Asterisk ss7 internals

Chan_ss7 architecture overview


This gives an overview of the architecture for the non-redundant chan_ss7 version 0.3.

Source code


The source code may be downloaded from http://www.sifira.dk/chan-ss7/. The main files are:

  • lffifo.c: This contains the implementation of a lock-free FIFO buffer. This is used to communicate between the ISUP monitor thread and the MTP thread, in a way that makes the MTP thread never have to block waiting for another thread (which could cause the MTP link to fail due to buffer underruns).

  • mtp.c: This implements the MTP thread, which handles all MTP2 (and some MTP3) logic. This thread runs at a higher realtime priority (15) than the rest of Asterisk, and never blocks waiting for another thread (at least this is the goal; there may be some malloc()/free() hidden in ast_sched_* and other APIs used by the MTP thread). This is done to prevent buffer underruns on the MTP2 link, which could cause link failures.

  • isup.c: This containts generic routines for encoding ISUP messages, and generic and specific routines for decoding all supported ISUP messages.

  • chan_ss7.c: This is the main source file. It contains the interface to Asterisk (channel driver callbacks), the ISUP monitor thread, and the ISUP message handling logic and timers.

  • asterisk_safe: A wrapper script to start Asterisk below a `watcher' and a `canary' process. The idea is that if Asterisk is started with realtime priority, and gets into an infinite loop, the canary (which runs at normal priority) will be locked out (like the rest of user space, including root terminals/logins). Then the watcher (which runs at high realtime priority, hence is not locked out by the runaway Asterisk) detects after some period of time that the canary is not responding, and forcefully remotes the realtime priority of Asterisk, thus allowing other processes to run (so that the problem may be fixed).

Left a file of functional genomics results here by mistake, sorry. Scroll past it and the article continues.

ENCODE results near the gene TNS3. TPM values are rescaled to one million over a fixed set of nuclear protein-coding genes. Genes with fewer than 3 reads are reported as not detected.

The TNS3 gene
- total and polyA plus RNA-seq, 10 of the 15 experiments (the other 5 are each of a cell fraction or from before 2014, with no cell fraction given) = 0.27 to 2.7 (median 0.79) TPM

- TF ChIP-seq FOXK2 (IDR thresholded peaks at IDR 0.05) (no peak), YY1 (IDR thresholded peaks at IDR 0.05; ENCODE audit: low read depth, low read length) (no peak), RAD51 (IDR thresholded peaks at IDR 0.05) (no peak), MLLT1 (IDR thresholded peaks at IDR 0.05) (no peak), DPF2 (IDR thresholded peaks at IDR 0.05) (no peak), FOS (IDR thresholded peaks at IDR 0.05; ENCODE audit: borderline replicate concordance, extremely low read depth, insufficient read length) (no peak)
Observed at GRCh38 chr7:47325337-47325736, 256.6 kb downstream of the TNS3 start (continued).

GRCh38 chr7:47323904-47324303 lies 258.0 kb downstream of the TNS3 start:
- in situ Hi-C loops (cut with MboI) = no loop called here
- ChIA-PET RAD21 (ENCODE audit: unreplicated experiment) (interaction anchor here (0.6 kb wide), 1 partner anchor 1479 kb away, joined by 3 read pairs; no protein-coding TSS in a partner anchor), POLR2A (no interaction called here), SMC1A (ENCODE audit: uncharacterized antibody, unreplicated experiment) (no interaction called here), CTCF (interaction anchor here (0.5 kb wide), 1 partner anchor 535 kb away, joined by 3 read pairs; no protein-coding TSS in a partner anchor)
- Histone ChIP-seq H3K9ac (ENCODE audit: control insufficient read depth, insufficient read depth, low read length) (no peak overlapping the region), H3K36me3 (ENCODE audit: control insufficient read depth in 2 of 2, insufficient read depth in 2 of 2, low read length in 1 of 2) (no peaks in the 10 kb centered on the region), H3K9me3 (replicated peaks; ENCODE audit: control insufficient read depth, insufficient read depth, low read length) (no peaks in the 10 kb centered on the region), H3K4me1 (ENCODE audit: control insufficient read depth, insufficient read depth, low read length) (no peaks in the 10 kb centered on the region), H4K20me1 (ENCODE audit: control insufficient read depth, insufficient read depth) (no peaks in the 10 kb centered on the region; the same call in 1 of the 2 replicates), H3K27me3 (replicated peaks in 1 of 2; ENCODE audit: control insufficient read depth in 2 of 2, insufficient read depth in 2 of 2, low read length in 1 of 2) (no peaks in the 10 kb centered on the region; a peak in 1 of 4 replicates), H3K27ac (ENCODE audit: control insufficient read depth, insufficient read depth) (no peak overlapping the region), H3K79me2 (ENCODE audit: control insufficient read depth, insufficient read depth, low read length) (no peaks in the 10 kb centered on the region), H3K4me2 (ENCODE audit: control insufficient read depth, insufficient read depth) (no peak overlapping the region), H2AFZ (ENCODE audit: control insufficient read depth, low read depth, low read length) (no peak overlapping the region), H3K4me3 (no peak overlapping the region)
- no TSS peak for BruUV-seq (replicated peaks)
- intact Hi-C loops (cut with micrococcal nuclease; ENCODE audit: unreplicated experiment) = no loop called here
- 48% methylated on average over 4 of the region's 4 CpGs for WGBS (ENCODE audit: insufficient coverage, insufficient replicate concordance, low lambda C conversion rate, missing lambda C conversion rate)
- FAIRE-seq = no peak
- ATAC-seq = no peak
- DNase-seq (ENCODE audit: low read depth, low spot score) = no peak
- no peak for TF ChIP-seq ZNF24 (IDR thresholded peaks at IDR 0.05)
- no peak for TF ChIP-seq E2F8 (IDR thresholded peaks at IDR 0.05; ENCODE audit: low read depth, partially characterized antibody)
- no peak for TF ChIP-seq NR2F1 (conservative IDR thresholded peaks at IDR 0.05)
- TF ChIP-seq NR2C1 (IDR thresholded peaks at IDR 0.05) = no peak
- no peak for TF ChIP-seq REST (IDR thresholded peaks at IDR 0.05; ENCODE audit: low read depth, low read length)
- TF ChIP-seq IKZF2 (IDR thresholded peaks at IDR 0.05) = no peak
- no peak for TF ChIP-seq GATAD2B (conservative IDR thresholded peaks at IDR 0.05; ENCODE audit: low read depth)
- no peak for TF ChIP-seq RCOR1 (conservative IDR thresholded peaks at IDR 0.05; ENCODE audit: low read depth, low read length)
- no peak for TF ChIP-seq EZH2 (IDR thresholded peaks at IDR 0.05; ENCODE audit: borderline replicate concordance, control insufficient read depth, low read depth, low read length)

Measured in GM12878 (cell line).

Thread overview


MTP thread
|
|
|
ISUP monitor
thread
/|\
/ | \
/ | \
/ | \
/ | \
/ | \
Dialplan Dialplan Dialplan ...
thread 1 thread 2 thread 3

  • The MTP thread runs in a poll() loop waiting for the signalling link zaptel fd to be read/write ready. It wakes up every two milliseconds, reads any available signalling units, and writes new signalling units to the link. It also runs any MTP timers that expired. Received ISUP signalling units are delivered to a lock-free FIFO buffer, and an alert pipe is written to wakeup the ISUP monitor thread (telling it to handle the new signalling unit). Signalling units to be sent are read from another lock-free FIFO (put there by the ISUP monitor thread); if no signalling units are available, fill-in signalling units are sent instead. The MTP thread also handles initial alignment, retransmission, and other MTP2 (and some MTP3) tasks.

  • The ISUP monitor thread runs in a poll() loop waiting for the alert pipe to signal available signalling units or an ast_sched object to indicate expired timers. ISUP signalling units are read from the lock-free FIFO written by the MTP thread. Signalling is communicated to dialplan threads using ast_queue_frame(). Outgoing ISUP messages are written to the other lock-free FIFO, to be sent by the MTP thread at the earliest opportunity.

  • Dialplan threads are started either outside of chan_ss7 by Asterisk calling ss7_requester() and ss7_call() (SS7 outging calls), or by the ISUP monitor thread upon receipt of an IAM (incoming calls). They call into channel callbacks such as ss7_read(), ss7_write(), ss7_progess(), etc. Dialplan threads finally call ast_hangup(), either because of an incoming SS7 event (REL ...) made the ISUP monitor thread call ast_softhangup(), or because of hangup at the other end of the call.


Circuit maintenance and locking


All configured circuits have an associated struct ss7_chan * holding all revevant circuit state. When a circuit is in use by an Asterisk channel, a pointer to the struct ast_channel * is stored in the owner field of this struct.

A simple locking scheme is adhered strictly to in order to prevent both races and deadlocks.

There are three types of mutexes used:

  1. A global mutex glock. This is used to protect the circuit lists and the first part of struct ss7_chan.
  2. The Asterisk mutex lock stored in struct ast_channel.
  3. A mutex lock stored for each circuit in struct ss7_chan.

The locking order must always be to first lock glock, then lock the mutex in struct ast_channel, then lock the mutex in struct ss7_chan_. If a circuit has no owner, the order is first glock, then the mutex in struct ss7_chan__. This fixed order prevents deadlocks.

Special care is needed in ss7_hangup() to make sure that all references to the struct ast_channel are gone before invalidating the channel. This is done by synchronising with the ISUP monitor thread on the glock mutex.

Chan_ss7 architecture overview